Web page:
The British Junior Open: A tournament like no other

Published : 2019-01-02 06:57:06
Categories : Squash news around the world

Squash followers will have their eyes turned towards Birmingham this week (Photo credit: British Junior Open)

Main story: Youngsters head to England

The finest juniors from around the world are in Birmingham this week, for the 93rd edition of the Dunlop British Junior Open. Egyptian players are expected to dominate but other nations - such as Malaysia and England - can cause some trouble to the squash main powerhouse.

More than 750 girls and boys representing 50 nations will compete across ten age categories from the Under 11s to Under 19s from 2nd to 6th January in what has become the most iconic and prestigious tournament on the squash junior circuit. Among them, Mostafa Asal is expected to be the star of the show. His triumph in the U17 category in January 2018 was only the beginning of an incredible year: not only he became World Junior Champion last summer, but he also made a meteoric rise on the PSA World Tour, winning 3 titles and reaching the last 16 in the Black Ball Open in December. Thanks to this result, he broke into the top 50 in yesterday's new rankings, and there are very few players who reached such highs before their 18th birthday - last one being Mohamed ElShorbagy. His main challengers in the Boys Under 19s will be compatriots Mostafa El Serty and Omar El Torkey, both semi-finalists at the last World Junior Championship in India. Looking to upset the proceedings is home hero Nick Wall from Sheffield, who claimed the British National Under 19 title in October, and had some good results in PSA after that. Other underdogs are Czech Republic Viktor Byrtus and Mexico's Leonel Cardenas - semi-finalist in 2018. Girls’ Under 19 top seed Hania El Hammamy - who is ranked 20 in the world - was not featuring last year, and it would be a big upset if she didn't claim her fifth championship title. Fellow Egyptians Jana Shiha (semi-finalist in the last World Junior Championship) and 16-year-old Farida Mohamed will be looking to mount a challenge alongside 2018 semi-finalist Elise Lazarus of England.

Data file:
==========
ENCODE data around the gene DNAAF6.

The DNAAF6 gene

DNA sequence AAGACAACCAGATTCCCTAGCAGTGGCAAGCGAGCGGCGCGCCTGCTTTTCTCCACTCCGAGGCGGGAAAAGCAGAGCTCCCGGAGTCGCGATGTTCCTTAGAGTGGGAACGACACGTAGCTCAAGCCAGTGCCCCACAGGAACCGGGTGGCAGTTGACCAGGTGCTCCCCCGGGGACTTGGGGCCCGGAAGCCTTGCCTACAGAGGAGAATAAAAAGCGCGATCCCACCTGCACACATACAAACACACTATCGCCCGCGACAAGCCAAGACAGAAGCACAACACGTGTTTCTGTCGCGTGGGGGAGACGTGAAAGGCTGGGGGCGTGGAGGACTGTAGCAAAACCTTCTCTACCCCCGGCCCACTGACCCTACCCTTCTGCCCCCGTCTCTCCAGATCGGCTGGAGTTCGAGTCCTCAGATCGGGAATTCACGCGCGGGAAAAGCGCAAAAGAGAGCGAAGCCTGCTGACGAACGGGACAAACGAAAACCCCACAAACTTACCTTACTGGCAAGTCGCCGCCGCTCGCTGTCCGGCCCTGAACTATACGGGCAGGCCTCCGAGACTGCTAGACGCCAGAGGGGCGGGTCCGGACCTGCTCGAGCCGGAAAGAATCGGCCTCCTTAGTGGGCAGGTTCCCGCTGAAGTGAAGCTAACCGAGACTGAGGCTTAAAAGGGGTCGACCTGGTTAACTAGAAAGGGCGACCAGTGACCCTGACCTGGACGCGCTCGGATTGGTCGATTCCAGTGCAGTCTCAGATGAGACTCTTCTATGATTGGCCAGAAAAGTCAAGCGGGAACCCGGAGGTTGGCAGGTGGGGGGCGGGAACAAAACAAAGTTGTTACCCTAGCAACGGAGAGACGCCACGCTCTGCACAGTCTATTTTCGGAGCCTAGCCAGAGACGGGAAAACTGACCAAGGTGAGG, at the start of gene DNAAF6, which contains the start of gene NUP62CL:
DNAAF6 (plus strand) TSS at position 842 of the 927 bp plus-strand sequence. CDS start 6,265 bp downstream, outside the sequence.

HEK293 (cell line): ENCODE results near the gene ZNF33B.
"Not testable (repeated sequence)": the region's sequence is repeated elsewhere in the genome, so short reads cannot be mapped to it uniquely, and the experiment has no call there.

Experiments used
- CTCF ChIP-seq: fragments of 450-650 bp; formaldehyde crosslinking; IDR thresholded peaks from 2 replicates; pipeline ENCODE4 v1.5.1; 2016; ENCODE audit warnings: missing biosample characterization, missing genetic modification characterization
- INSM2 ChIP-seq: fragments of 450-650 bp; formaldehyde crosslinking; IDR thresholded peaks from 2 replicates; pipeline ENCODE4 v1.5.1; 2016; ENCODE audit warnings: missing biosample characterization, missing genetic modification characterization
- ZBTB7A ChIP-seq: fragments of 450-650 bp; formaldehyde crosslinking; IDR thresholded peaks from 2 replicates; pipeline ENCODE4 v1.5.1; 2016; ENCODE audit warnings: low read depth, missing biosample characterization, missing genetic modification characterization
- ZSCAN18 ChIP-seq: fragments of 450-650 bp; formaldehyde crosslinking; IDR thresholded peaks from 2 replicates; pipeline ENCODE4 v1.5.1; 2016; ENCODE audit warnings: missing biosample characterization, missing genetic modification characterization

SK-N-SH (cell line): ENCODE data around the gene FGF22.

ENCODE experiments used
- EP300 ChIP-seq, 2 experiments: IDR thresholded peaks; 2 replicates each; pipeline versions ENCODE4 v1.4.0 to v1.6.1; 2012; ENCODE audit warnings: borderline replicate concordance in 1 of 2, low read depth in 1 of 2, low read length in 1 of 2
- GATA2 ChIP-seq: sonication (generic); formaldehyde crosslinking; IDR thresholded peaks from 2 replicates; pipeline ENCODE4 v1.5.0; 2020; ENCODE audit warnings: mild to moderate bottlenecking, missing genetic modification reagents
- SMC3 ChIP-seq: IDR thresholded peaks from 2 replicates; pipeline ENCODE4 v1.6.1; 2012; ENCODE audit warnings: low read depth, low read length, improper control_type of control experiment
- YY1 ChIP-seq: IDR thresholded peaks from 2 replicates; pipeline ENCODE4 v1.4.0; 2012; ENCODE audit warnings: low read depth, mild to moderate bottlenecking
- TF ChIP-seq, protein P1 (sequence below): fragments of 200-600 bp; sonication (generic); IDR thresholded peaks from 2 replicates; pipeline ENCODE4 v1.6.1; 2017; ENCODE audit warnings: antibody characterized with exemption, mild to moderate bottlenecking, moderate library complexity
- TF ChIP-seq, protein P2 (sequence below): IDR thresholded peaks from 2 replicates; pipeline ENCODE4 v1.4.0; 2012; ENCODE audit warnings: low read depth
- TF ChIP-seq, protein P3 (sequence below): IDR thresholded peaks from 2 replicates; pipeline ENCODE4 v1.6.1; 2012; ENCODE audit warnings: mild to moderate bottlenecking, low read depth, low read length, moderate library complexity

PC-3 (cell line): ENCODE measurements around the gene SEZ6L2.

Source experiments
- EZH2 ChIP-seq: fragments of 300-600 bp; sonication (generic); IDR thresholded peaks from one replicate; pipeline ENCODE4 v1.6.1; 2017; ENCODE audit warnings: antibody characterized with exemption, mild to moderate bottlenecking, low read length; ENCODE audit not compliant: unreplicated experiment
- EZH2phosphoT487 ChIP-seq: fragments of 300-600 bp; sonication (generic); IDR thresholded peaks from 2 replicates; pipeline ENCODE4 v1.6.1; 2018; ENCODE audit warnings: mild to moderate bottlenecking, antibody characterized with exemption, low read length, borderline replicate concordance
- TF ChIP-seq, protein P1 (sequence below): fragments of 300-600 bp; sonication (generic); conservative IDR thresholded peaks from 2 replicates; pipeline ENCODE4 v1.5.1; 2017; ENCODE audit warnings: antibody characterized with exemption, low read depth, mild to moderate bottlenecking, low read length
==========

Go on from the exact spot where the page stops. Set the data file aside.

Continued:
Mostafa Asal (on the right) is huge favourite to claim the Boys Under 19s title (Photo credit: PSA World Tour)

Five of the ten top seeds are from Egypt, but other countries will have high hopes across all categories this week. Last year saw England produce eight quarter-finalists, three semi-finalists and two winners, making it the nation’s most successful championships in recent squash history. And with 11 of those players competing at the 2019 event, National Junior Coach Lee Drew is optimistic: “Our performance last year put England firmly back on the map at world-level. We’re looking to build and capitalise on this success and have high hopes for our home heroes. Across the age categories, we’ve got a good spread of strong contenders who have a track record of performing well on home soil against the world’s best.” If all goes to seeding in the Boys U17, Sam Todd could face another former U15 champion in the form of Egypt’s Yehia Elnawasany. “Sam is world-class and performed very well at the World Juniors in the summer reaching the third round at the age of just 15, so there are high hopes for him to perform well at the BJO despite competing another year at that age group.” The Boys U15 sees two English contenders inside the top four: last year’s BJO U13 champion Jonah Bryant and Sam Osborne-Wylde. The top seeds in this age group are former champion Denis Gilevskiy of Ireland and Egyptian Ismail Mansour. Can Malaysian girls repeat their incredible performance of 2018, where they had won four of the five titles? Defending champion Aira Azman is favourite to keep her crown in the U15, but will have to see off a trio of Egyptians in Salma El Tayeb, the 2017 U13 champion, Menna Hedia and Malak Khafagy. In the U11, top seed Whitney Wilson will be striving to claim her maiden title after reaching the last four in 2018. Hot on her heels are also a couple of Egyptian players Sohayla Hazem Farouk and Shahad Hani as well as India’s Anahat Singh. Hot favourite to claim the U17 title is last year’s runner-up Marina Stefanoni of America, who is likely to face a challenge from Egyptian no.1 Sana Ibrahim who finished second in the U15 last year. Behind her best chance, a record 57 Americans will represent their country at the 2019 BJO. Team USA is targeting its first BJO title since Olivia Blatchford won the GU15 division in 2007. While the Girls’ Under 13 tournament looks set to be an Egyptian affair - with 2018 U11 champion Amina Orfi and 2018 U13 runner-up Fayrouz Abouelkheir - the Boys' draw features Egyptian Taha Ibrahim, England's Abd-Allah Eissa and Yuvraj Wadhwani of India. Finally, Malaysia also have hopes in the Boy's U11, in the form of Nickhileswar Moganasundharam - who reached the last four in 2018. He will have to overcome Egyptians Chris Baddour and Seif El Deen Dahshan.